Minority Languages Of The Pyrenees Essay

2569 words - 11 pages

If you encounter a native of France or Spain, he will most likely speak French or Spanish, as the national language of his home country. However, a notable number of people speak a cultural language as well. The salience of these languages on the north vs. south side of the Pyrenees Mountains is substantial. Catalan, spoken in northeastern Spain and southeastern France, and Basque, a language isolate spoken in northern Spain and southwestern France, are minority languages. Both are distinct from Castilian Spanish with their own literature, people, and culture. While Basque and Catalan are prevalent in their respective Spanish autonomous communities, the “border” of the Països Catalans (Catalan Countries) and Euskal Herria (Basque Country) extends into the south of France. I will discuss the status of Basque and Catalan in their respective cultural regions, the social, political and economic implications of the two languages and cultures, and the effect the boarder between France and Spain has on these communities.
The historic oppression of identity and culture by the Spanish has created social tensions between these groups and the Castilians in Spain. During the time of Francisco Franco’s dictatorship, attempts at Spanish centralization and assimilation were at an all time high, with these regional languages banned from use in publications, official documents, and public speech in the 16th century and again in the 1930s, although Basque and Catalan in particular had continued de facto use in government and in confided interactions (Alguera 89). This attempt at assimilation had already occurred previously in the French state as discussed early with the success of French public schooling and language promotion. However, in Spain in the final years before Franco’s death, attempts were made to “Spanishize” Basque and Catalan culture, not stomping them out but integrating them into a larger Spanish framework (Lamikiz & Jauregiondo 294).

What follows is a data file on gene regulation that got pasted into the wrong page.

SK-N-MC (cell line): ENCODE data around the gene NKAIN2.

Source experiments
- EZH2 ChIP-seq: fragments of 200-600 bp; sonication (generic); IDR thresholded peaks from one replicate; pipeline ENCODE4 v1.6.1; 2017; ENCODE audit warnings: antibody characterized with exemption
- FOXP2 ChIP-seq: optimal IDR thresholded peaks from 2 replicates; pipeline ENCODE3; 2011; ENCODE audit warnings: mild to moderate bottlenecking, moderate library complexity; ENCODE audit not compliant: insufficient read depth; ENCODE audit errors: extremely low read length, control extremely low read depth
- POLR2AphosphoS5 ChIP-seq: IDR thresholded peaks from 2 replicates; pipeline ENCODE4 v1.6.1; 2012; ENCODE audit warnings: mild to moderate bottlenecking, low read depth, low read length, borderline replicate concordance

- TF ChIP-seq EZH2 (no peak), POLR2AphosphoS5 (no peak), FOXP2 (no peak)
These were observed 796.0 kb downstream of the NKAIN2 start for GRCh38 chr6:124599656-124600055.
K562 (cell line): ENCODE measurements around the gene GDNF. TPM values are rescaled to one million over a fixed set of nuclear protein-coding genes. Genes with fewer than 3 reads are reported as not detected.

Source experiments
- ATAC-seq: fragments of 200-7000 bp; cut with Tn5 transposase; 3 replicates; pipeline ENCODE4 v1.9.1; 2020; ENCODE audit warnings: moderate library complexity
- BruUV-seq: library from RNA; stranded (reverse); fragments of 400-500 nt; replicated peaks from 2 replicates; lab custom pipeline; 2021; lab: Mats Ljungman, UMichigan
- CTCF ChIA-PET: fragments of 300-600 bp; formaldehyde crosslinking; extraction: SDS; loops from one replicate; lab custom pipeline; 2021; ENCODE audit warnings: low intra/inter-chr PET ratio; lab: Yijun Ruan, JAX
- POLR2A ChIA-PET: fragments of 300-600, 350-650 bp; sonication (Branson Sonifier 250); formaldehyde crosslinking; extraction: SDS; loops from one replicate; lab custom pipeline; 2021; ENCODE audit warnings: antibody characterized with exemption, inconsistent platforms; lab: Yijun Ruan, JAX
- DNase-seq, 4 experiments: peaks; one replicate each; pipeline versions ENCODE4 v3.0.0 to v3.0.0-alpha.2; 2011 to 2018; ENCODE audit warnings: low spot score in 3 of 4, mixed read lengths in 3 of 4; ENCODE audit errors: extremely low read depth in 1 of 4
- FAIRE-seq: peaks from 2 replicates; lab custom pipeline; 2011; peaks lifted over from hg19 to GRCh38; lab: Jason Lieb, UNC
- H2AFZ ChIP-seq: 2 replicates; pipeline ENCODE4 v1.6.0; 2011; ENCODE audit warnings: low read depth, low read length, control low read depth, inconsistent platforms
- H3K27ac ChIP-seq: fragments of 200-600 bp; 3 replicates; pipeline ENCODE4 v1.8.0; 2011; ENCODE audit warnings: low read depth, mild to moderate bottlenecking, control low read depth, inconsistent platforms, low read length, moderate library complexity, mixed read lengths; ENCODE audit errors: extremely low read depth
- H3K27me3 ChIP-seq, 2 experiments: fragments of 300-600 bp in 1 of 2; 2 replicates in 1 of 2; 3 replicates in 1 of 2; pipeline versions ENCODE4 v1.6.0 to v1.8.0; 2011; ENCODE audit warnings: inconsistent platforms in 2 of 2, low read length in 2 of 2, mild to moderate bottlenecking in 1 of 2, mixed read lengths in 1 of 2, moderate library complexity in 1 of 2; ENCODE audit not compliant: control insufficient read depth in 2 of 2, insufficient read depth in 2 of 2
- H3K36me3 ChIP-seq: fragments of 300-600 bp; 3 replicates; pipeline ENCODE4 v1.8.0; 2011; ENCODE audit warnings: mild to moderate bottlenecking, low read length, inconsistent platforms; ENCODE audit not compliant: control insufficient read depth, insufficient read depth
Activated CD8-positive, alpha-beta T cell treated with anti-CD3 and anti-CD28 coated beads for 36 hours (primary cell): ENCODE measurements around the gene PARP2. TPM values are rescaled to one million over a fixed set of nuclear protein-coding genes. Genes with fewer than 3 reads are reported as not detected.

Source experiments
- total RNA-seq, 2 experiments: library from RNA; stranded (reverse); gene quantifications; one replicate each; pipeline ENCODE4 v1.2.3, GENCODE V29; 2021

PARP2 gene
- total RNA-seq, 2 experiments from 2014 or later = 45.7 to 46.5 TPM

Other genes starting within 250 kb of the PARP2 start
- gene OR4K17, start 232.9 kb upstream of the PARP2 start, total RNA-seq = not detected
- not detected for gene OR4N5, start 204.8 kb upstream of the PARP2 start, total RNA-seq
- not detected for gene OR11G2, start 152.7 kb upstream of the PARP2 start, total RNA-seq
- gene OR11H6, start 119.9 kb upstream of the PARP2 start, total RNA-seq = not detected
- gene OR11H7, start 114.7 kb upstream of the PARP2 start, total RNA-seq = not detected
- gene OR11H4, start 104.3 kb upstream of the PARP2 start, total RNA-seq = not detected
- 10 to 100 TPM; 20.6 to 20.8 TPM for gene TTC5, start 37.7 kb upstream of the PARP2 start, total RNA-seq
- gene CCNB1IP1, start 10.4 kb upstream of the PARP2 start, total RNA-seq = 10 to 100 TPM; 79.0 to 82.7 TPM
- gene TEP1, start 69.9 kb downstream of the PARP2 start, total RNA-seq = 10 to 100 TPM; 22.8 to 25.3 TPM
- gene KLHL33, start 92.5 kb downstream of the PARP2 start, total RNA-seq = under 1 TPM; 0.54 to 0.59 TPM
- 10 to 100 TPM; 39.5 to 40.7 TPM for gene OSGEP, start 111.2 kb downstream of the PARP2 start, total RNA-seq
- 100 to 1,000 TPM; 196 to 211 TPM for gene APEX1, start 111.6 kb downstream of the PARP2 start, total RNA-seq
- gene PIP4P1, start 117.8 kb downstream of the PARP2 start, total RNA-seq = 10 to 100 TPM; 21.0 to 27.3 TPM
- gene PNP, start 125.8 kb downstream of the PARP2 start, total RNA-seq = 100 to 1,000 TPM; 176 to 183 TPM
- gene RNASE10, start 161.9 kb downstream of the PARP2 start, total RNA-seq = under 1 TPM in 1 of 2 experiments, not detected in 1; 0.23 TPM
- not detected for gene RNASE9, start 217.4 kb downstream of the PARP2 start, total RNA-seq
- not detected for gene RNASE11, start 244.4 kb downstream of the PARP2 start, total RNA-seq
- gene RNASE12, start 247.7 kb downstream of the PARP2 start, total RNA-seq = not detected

The status of the Catalan and Basque languages on the Franco-Spanish border varies greatly from Spain to France, with the languages being generally more prevalent in Spain. In Catalunya, Catalan is spoken fluently by 85% of the population with 97% claiming they understand (“Generalitat de Catalunya.” 6). This mutual intelligibility between Spanish and Catalan suggests that Catalan is only a dialect of Castilian. While many people would like to say this is true, and Spain under Franco attempted to integrate Catalan into mainstream Spanish culture this way (Alguera 89), the Catalan is a distinct language with it’s own lexicon, literature, grammar rules, etc. It is a mandatory subject for children in public education in the autonomous community (“Catalans.” 109). This contrasts the Basque Country where only 30% of the population is fully fluent in Basque (Gobierno Vasco 17). Interestingly, although Basque is classified as a vulnerable language ("Data on the Basque Language.") and is spoken by less than a third of the...

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